Lyndon B. Johnson photo

Remarks of Welcome at the White House to the Amir of Kuwait

December 11, 1968

Your Highness, Secretary Rusk, distinguished guests, ladies and gentlemen:

It would be hard for us to produce a colder day, or a warmer greeting. So welcome to America.

You are the first Amir of the State of Kuwait to visit our country. And you are the last visitor to the White House during my term as President of the United States. But there are, Your Highness, other statistics that interest us more than these. They describe the contributions Kuwait is making, not only to the welfare of its own people, but to the development of its neighbors. The Kuwait Fund has become a beacon of leadership in mutual assistance.

Since your state achieved its independence in 1961, it has assumed a mature and responsible role in regional affairs--a role of leadership that is far out of proportion to your size. Kuwait's generosity and leadership are a source of encouragement to all of us who believe that regional cooperation is an important key to world peace and progress.

For more than half a century, Americans have worked closely with the people of Kuwait. We are proud of these associations, and I know that your visit will be both a celebration and a strengthening of those ties.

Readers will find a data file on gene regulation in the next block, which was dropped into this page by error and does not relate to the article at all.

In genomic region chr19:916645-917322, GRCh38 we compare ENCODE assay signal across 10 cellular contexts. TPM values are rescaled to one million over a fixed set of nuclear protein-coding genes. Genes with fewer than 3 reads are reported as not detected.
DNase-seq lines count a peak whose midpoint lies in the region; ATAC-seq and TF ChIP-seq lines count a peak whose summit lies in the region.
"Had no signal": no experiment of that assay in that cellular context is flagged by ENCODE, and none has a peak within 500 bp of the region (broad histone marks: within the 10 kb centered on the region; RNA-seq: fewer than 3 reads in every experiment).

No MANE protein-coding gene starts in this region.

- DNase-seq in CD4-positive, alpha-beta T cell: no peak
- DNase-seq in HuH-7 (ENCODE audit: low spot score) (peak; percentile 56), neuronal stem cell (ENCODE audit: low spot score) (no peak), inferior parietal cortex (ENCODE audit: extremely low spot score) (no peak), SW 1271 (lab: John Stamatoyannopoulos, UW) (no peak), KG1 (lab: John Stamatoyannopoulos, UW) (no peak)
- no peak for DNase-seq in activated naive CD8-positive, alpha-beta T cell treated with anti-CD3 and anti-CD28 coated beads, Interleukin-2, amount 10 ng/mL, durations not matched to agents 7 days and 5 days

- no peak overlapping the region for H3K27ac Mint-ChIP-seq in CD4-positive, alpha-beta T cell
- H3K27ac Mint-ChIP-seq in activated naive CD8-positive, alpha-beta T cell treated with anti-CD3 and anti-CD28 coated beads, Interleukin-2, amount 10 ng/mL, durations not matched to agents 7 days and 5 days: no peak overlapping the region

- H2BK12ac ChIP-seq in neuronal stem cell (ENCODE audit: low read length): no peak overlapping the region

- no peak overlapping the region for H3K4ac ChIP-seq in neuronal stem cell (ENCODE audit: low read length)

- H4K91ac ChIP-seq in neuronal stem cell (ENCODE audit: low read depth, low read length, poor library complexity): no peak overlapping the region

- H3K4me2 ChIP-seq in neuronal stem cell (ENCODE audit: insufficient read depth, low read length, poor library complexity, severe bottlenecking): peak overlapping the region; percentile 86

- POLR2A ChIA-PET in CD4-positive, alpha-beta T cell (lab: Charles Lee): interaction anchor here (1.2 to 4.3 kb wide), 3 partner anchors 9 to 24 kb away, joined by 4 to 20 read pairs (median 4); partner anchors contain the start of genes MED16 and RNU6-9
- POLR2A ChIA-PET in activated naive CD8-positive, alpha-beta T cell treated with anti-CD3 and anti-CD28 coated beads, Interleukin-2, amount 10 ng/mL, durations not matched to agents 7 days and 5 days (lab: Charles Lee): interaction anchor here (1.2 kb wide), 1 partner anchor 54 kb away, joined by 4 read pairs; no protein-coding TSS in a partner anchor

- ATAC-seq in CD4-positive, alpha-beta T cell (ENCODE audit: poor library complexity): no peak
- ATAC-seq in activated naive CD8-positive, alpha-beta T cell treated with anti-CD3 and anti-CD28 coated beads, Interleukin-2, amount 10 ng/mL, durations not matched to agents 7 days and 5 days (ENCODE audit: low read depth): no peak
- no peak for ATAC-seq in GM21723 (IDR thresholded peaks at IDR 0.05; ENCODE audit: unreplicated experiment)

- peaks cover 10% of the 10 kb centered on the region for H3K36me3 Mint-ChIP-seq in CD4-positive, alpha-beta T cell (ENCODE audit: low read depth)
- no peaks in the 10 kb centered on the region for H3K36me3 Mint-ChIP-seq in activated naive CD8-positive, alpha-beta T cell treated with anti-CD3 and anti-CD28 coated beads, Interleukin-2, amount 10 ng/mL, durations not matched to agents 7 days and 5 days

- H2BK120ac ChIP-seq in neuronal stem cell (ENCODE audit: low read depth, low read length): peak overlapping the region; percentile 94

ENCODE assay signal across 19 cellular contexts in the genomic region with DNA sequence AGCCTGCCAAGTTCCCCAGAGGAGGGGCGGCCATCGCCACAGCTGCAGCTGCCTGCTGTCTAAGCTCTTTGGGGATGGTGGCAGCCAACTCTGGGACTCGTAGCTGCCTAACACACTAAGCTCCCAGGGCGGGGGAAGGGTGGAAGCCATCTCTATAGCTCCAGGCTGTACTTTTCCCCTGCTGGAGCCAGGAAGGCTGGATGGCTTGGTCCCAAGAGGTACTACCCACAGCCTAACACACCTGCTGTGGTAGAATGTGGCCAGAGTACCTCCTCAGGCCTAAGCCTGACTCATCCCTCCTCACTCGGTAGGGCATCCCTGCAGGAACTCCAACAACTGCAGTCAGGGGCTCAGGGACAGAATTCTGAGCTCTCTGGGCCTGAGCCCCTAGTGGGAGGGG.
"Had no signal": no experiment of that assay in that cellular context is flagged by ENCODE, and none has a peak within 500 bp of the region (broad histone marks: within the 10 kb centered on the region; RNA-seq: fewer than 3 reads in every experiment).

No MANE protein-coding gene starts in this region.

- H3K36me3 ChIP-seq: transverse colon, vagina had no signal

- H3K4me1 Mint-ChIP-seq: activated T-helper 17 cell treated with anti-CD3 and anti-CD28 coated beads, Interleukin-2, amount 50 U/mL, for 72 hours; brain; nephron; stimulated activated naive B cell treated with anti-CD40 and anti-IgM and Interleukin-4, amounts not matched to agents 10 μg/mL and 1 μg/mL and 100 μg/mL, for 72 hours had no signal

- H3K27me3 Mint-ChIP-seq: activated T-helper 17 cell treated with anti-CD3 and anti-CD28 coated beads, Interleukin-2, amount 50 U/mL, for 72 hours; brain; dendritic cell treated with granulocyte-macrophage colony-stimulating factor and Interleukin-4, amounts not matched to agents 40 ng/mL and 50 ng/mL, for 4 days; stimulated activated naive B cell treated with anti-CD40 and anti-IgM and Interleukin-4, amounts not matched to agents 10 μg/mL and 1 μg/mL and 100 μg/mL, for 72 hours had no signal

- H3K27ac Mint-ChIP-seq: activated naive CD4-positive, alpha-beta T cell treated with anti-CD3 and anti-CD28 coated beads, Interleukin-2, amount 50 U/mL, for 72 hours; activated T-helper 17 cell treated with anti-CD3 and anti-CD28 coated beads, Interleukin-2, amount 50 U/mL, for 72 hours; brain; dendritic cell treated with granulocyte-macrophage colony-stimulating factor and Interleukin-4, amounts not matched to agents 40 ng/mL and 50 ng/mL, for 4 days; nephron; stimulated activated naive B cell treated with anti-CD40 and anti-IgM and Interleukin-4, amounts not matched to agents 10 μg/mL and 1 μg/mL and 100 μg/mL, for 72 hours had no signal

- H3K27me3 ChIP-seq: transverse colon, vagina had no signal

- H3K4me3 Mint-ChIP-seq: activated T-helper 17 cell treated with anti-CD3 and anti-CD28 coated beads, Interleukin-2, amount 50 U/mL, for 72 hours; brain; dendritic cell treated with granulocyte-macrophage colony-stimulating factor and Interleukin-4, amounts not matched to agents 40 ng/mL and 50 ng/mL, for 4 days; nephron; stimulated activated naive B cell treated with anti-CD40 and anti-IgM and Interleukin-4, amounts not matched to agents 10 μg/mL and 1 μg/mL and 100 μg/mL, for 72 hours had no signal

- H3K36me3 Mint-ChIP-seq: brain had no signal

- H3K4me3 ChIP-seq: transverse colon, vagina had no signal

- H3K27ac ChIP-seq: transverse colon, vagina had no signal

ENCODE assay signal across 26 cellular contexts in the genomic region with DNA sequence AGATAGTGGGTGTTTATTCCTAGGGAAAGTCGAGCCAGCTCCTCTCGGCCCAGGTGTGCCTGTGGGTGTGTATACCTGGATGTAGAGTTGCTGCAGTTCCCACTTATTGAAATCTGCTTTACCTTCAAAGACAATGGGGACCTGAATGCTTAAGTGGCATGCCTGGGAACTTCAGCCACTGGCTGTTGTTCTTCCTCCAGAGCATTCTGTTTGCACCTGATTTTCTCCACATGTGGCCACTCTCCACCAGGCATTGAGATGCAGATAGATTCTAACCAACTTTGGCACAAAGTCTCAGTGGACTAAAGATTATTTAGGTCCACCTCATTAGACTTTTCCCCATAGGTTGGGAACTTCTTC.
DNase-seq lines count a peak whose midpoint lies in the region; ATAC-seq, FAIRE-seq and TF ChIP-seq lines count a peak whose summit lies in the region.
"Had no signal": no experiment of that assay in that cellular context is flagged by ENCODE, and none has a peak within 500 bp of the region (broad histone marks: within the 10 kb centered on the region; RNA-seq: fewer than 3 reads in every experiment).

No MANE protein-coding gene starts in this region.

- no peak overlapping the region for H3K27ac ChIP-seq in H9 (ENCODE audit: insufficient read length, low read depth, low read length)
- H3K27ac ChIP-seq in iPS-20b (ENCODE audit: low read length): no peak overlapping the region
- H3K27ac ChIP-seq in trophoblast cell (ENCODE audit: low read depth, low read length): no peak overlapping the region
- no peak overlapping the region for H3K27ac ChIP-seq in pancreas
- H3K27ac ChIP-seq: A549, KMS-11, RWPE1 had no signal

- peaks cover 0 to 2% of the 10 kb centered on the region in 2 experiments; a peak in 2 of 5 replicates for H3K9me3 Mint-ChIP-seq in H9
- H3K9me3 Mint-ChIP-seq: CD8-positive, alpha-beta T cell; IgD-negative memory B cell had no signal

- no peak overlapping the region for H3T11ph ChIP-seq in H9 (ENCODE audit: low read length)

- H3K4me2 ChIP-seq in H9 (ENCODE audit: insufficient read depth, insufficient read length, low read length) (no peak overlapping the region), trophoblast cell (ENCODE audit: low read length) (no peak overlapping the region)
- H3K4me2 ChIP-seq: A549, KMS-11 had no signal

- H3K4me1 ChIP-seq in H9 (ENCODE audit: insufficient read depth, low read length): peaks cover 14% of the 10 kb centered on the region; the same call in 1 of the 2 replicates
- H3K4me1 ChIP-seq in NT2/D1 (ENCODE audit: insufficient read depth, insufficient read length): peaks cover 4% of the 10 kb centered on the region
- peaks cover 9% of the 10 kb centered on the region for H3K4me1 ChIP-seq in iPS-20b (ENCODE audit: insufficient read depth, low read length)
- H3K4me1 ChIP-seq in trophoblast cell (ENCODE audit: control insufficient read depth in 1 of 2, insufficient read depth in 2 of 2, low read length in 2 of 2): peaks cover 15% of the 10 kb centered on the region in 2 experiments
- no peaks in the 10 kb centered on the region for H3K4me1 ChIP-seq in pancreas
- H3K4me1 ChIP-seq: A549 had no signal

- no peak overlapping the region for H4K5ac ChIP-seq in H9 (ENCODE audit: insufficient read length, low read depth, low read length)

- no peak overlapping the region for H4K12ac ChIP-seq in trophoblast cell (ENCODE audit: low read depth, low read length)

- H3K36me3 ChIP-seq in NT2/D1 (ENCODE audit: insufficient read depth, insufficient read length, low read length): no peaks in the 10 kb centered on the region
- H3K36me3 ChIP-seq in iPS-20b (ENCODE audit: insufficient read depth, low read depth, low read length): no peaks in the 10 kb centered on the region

I am told, Your Highness, that there are certain similarities between your state and mine--in both terrain and resources. In any event, I do know that your traditional Arabic words of greeting have meaning for Texans and Kuwaitis alike; you are, indeed, "among friends in open country."

I look forward to our conversations together. I know they will add much to the mutual respect and friendship which have bound our countries and our people for many years.

Thank you very much for coming. We are delighted that you are here.

Note: The President spoke at 11:40 a.m. on the South Lawn at the White House where Shaikh Sabah al-Salim al-Sabah, Amir of Kuwait, was given a formal welcome with full military honors. In his opening words the President also referred to Dean Rusk, Secretary of State.

The Amir responded as follows:

Mr. President, first of all I should like to express my sincere thanks to you for making available to me this opportunity to meet you and visit your great country.

This visit has a very special significance to me, for on the one hand, it affords me the opportunity to meet you personally and to exchange views with you on various questions of interest to both our countries, and on the other hand, to witness the splendid achievements realized by the American people under your wise leadership and that of your predecessors, the former Presidents of the United States.

Your country, Mr. President, stands out today not only as a principal power in the world, but also as a formidable example of progress in the various scientific and technological fields.

You, Mr. President, have done a great deal in order that your country might become an example to be followed in its splendid achievements in all walks of life. The great progress achieved in this country is indeed a major contribution towards the building of human civilization and the realization of greater prosperity and a better life for all mankind.